You look at a book.  You see a link to another book (PWBAB…people who bought also bought).  You click on it.  It has great reviews.  You download a sample.  You read the sample and like it.  You buy the book.  That might be true even if it is in a genre you’ve never read.

When I was a bookstore manager, I read a book in every section and encouraged my employees to do the same.  I asked my regulars what was good.  For example, we had a “Men’s Adventure” section.  I’d read some of that before, but I’m not a big shoot-em-up guy.  One of my regulars recommended The Survivalist series by Jerry Ahern.  I have to say, there was one of the cleverest plot twists I’ve ever read in one of the books in that series…great writing!  Not something I’d expected.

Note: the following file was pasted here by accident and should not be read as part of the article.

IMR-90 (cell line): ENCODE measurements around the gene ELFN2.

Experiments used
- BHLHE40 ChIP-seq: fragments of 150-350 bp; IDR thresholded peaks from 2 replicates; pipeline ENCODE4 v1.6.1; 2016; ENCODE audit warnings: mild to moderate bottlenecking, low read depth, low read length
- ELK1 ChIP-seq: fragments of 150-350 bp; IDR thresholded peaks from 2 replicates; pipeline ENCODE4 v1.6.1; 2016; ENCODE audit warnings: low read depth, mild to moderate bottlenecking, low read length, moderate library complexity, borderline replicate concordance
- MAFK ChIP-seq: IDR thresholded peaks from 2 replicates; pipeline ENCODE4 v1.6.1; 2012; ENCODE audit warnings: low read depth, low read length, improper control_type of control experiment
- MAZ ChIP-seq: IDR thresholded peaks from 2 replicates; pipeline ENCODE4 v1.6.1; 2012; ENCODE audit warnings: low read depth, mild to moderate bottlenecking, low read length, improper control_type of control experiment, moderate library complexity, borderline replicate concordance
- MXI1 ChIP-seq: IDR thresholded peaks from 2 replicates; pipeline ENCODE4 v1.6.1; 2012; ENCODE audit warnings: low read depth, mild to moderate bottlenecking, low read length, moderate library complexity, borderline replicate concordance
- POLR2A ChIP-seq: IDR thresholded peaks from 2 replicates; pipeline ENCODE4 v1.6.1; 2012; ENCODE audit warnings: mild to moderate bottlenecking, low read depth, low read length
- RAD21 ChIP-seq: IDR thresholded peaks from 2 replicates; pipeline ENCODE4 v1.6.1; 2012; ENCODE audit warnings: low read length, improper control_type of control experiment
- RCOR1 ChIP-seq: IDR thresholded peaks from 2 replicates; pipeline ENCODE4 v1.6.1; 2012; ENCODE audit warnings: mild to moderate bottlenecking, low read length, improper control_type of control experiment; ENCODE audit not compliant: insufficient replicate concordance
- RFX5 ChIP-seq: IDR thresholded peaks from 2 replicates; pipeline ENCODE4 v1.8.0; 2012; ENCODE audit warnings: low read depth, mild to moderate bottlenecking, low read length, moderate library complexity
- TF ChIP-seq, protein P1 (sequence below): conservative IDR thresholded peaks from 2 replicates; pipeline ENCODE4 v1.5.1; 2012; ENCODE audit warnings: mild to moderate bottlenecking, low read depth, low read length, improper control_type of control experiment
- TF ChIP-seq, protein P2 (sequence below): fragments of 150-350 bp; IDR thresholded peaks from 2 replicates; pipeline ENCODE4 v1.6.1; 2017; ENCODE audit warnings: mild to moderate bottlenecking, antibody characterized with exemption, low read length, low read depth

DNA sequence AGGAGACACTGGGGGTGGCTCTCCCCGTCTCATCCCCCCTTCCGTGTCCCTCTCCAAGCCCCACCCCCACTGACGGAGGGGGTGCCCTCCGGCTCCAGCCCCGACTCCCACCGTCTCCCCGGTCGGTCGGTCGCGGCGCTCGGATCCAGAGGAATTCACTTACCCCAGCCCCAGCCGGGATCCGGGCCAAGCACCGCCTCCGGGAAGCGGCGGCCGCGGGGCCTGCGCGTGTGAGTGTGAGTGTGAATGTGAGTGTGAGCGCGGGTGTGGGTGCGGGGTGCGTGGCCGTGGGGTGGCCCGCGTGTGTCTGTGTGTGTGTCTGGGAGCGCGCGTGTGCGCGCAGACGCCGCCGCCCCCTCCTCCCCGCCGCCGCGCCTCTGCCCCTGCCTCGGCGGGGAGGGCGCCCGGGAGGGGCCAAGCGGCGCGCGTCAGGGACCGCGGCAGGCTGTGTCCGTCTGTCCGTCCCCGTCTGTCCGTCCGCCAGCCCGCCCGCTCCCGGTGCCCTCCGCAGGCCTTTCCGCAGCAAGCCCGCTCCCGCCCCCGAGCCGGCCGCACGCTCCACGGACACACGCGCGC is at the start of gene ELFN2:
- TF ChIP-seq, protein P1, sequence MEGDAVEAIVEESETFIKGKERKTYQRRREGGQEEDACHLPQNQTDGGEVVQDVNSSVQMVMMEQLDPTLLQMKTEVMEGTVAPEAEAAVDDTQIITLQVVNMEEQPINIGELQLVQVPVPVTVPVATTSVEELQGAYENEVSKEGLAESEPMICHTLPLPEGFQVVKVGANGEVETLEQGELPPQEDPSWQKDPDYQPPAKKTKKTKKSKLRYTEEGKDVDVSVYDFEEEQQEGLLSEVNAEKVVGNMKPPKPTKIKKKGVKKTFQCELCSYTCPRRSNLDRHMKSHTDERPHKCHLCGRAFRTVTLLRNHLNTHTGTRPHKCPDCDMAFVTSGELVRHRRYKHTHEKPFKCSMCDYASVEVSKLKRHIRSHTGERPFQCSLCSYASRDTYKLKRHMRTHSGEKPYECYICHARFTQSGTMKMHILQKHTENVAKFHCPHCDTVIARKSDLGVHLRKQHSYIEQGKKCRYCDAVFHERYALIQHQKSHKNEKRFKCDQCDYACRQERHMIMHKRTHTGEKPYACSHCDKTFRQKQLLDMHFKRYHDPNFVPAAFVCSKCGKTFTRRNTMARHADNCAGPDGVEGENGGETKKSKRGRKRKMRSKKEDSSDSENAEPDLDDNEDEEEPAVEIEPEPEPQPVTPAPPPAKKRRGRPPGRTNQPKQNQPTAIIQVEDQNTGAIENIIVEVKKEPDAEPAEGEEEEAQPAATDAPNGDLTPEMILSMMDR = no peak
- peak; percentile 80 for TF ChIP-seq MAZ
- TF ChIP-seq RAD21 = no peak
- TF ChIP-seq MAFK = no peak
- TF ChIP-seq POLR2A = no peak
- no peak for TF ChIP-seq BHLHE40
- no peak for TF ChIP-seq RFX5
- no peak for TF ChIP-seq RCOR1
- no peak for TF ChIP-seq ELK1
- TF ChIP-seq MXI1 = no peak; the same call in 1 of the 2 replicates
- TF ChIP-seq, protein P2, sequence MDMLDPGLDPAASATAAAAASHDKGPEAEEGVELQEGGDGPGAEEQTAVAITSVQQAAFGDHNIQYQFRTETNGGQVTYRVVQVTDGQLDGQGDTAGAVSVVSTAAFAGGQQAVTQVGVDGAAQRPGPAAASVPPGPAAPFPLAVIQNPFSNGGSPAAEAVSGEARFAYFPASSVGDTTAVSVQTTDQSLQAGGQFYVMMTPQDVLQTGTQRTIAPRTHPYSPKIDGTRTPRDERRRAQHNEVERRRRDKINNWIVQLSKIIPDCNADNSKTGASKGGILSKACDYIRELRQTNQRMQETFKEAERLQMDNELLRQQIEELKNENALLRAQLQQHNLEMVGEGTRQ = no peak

Do I normally read in genres?  Well, there is a large percentage of science fiction and fantasy in my paper library.  There is also a lot of non-fiction, on a few specific topics.  I’ve always been somewhat of an open reader, though.

With the Kindle?  I’m reading a lot broader selection!  That’s especially true with free books.  I like that.  🙂  Some of it has been great…some of it not so good.  I like a bad book in a genre I prefer better than a bad book in one I don’t.  But I like a good book in any genre.  🙂

What about you?

This was just an idea…I’m not at all convinced by it.  What do you think?  Are Kindles like those super-eclectic iPod shuffles that some people have?  Or does it not make any difference?  Feel free to let me know…

This post by Bufo Calvin originally appeared in the I Love My Kindle blog.

14 Responses to “Are genres irrelevant?”

  1. Matthew Says:

    Great poll. While I still mainly read the genres I read before I do read genres that were much lower on my ‘to be read list’ on my kindle. I may have read them anyway, but it was a rare occasion that I did read them rather than now when I find myself going to those books more often.

    • bufocalvin Says:

      Thanks for writing, Matthew!